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American made clothing firm expands apparel line
29
Aug '12
Schaefer Ranchwear, one of the last American made clothing companies in the U.S. is expanding its product offering for Fall/Holiday 2012 with over fifteen new styles including shirts, vests and outerwear.

“This is our single biggest roll-out of new product in preparation for our 30th Anniversary, including three new shirt styles, four wool vest styles and the brand new RangeTek Collection featuring waterproof breathable shells combined with sub-zero insulation.

The RangeTek Collection includes a full array of insulated and non-insulated products ranging from lightweight jackets and pullovers to parkas and vests,” according to Rick Grant, President of Schaefer Ranchwear.

Trying to survive as a small clothing business in America these days is almost like a shoot-out at the OK Corral. “Stick to your guns” is one of the oldest cliché’s around, but that’s what Rick and Lynn Grant are doing with Schaefer Ranchwear in southern New Mexico; two entrepreneurs who teamed up years ago to champion the design and manufacture of American made only Ranchwear and Outdoor clothing versus importing the line.

For several years, Grant was President of the company and then in 2001, he and his wife purchased the company. Since then, Schaefer has been on a consistent growth pattern from 12 styles to producing and selling over 80 American made styles of coats, vests, shirts, jeans and accessories. The majority of which is produced in their own 40+ employee factory located in El Paso, Texas.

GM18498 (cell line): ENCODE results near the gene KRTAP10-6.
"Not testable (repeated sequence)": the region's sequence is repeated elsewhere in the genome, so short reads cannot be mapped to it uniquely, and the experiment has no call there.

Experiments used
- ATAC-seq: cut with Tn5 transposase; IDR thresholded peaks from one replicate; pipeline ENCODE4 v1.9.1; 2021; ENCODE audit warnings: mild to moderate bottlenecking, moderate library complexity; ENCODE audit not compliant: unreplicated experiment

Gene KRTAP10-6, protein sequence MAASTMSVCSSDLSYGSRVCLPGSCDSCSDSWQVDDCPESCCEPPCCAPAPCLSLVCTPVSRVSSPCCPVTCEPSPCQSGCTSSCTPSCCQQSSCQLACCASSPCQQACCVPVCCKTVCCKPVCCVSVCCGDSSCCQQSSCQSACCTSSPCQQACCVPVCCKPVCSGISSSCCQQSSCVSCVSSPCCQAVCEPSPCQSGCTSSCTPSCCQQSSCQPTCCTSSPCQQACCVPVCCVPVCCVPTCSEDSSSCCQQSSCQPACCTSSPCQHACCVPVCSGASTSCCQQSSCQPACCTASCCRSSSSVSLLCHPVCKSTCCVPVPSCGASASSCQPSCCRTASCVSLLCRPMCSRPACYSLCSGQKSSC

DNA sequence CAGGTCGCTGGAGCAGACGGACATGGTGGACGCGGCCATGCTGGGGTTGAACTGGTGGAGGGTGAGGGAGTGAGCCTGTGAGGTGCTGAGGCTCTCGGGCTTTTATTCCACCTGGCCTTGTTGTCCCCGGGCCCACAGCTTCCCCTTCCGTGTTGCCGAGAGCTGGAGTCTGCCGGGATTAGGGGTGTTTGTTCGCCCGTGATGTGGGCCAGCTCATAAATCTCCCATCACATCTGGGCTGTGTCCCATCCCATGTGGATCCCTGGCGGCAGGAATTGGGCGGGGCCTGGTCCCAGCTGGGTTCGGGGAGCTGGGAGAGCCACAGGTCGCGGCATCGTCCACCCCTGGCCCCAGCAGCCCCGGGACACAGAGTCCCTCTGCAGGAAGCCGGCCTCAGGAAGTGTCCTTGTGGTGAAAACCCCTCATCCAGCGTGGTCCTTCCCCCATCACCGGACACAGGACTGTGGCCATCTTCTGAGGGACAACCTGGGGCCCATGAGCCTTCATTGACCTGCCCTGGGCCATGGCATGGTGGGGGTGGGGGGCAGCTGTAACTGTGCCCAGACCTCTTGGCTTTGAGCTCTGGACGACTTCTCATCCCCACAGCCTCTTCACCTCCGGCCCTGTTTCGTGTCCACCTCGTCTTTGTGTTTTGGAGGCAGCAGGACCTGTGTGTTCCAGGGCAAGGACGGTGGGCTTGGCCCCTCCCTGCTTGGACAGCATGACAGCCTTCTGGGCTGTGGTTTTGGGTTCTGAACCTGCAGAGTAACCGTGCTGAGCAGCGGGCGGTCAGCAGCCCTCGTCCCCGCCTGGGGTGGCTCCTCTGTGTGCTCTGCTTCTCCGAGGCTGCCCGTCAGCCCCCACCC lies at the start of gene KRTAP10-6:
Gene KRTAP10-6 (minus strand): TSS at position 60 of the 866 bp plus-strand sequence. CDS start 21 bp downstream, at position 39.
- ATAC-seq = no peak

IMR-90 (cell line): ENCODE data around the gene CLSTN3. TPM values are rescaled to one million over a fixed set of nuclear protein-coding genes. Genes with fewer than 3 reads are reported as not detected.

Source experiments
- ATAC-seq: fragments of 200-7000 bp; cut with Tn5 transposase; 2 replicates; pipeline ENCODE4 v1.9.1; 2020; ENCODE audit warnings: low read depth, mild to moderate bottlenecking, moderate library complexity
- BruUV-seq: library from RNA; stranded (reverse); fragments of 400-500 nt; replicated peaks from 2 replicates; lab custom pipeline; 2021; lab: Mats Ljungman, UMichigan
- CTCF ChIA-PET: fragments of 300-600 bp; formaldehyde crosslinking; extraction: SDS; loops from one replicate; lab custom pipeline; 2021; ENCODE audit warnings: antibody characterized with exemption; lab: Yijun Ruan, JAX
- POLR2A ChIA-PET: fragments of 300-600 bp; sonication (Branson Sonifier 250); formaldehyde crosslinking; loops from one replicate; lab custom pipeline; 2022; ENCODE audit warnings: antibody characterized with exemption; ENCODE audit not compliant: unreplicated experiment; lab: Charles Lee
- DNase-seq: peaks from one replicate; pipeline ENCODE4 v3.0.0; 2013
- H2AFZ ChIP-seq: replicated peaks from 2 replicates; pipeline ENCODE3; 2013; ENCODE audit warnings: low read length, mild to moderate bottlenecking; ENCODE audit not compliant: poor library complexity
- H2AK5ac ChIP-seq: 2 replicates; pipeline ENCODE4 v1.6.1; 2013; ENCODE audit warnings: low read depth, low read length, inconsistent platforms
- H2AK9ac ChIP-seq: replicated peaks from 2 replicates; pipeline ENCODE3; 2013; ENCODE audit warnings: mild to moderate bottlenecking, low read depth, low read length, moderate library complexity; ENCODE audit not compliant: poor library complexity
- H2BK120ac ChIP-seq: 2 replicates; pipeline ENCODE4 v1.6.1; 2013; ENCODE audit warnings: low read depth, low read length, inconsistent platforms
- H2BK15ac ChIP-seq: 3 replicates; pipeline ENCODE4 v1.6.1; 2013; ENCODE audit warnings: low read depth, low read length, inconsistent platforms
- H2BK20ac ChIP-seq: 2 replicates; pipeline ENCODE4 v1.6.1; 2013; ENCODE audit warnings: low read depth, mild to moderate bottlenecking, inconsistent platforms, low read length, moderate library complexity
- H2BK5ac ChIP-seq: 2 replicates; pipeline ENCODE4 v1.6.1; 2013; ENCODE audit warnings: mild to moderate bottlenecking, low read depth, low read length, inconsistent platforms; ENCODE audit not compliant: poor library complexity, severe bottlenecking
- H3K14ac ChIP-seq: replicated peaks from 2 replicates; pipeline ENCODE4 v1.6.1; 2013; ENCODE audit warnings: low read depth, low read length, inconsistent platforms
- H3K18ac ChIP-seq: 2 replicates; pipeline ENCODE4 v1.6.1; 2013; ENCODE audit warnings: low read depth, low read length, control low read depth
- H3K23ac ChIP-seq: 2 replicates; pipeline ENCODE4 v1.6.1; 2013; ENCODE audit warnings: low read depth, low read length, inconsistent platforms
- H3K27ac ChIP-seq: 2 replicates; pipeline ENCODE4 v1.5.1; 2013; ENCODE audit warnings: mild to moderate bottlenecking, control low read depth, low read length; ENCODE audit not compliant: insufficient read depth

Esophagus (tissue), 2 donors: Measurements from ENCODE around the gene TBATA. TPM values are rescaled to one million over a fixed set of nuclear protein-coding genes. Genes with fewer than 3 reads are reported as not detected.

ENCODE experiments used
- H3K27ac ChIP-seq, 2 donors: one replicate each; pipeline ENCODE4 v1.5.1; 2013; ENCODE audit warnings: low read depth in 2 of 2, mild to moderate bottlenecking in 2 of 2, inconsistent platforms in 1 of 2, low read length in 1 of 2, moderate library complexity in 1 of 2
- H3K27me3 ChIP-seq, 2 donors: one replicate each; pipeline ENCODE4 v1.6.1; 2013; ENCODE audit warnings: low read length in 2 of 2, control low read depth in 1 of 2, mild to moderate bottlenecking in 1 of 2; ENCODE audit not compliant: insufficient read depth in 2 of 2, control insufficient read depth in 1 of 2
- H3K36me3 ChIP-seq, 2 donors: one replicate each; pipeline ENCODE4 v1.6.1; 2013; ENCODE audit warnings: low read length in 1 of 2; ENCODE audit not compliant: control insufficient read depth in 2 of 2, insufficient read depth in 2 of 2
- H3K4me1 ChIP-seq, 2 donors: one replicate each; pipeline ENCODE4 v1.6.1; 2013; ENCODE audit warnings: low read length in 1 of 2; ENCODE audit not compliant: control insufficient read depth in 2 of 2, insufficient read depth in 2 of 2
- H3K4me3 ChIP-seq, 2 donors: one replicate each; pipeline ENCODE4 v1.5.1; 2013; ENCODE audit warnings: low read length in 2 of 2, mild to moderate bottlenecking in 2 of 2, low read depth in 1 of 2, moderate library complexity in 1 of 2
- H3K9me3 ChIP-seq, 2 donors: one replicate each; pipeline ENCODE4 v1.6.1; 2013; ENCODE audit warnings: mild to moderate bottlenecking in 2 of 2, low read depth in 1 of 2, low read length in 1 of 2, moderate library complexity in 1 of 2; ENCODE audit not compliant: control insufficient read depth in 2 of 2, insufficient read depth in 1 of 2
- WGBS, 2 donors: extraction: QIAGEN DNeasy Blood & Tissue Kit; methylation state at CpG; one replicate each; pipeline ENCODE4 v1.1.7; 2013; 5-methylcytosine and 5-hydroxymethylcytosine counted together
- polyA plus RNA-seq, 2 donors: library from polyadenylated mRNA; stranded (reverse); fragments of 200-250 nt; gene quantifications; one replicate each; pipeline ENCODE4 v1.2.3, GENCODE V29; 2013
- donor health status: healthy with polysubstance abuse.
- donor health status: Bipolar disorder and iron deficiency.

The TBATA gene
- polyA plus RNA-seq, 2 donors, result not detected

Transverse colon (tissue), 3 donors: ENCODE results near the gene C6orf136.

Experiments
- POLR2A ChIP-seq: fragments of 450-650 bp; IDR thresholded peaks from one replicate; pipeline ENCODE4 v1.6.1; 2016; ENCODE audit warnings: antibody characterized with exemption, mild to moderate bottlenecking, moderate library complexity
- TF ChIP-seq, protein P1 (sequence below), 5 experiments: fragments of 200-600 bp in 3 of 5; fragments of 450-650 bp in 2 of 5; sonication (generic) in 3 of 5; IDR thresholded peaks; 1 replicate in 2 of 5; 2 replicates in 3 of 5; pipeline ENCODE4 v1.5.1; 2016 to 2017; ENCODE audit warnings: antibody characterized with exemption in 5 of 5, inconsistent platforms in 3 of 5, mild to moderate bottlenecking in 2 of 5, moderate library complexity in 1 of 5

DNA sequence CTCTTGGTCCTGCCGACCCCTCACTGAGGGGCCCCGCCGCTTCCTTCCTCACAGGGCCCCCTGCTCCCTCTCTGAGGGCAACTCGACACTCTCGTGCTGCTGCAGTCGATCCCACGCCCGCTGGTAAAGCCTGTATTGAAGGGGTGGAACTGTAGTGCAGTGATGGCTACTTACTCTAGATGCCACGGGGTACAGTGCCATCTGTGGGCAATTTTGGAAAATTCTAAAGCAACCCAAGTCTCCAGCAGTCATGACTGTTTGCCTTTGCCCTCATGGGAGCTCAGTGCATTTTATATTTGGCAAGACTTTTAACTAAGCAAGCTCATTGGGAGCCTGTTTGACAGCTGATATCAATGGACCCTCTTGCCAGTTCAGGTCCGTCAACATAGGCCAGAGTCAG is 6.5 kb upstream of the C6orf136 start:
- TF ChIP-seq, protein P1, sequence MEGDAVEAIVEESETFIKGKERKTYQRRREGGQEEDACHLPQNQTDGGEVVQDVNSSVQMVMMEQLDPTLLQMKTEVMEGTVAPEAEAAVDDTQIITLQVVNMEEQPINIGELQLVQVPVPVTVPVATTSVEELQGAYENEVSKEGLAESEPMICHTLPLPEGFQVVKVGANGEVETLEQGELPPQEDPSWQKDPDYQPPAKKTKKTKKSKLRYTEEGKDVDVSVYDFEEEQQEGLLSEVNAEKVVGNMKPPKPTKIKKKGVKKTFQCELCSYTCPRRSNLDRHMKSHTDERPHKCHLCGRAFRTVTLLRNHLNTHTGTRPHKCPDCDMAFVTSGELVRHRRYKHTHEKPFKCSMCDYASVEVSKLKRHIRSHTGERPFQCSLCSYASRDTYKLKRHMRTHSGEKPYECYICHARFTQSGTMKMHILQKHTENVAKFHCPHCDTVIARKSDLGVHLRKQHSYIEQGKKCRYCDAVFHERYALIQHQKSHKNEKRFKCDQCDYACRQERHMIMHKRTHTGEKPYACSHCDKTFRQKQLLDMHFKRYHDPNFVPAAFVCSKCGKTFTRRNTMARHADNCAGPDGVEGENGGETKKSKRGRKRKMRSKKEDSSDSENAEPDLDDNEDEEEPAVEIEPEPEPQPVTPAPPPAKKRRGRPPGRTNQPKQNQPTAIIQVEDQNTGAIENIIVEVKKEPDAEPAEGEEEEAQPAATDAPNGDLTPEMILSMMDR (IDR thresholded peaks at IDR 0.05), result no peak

“I realized a few months ago we were one of the last full-line clothing companies left in America.” Long gone to importing are those iconic Americana brand names such as Lee, Levi, and Wrangler. Sounds good doesn’t it? Well not really, since Schaefer has made a commitment to purchase American made raw materials too. Over the last three years, major suppliers have either gone out of business or downsized in order to survive. Downsizing means longer lead times and higher prices in most cases.

“It’s not easy, with most styles requiring a long list of American made components. Unfortunately, 7 out 10 of our suppliers are having a hard time financially, plus the textile industry as a whole is virtually gone. Luckily there’s just enough suppliers left to supply American apparel manufacturers, but I’m not sure how long that’s going to last,” according to Grant.

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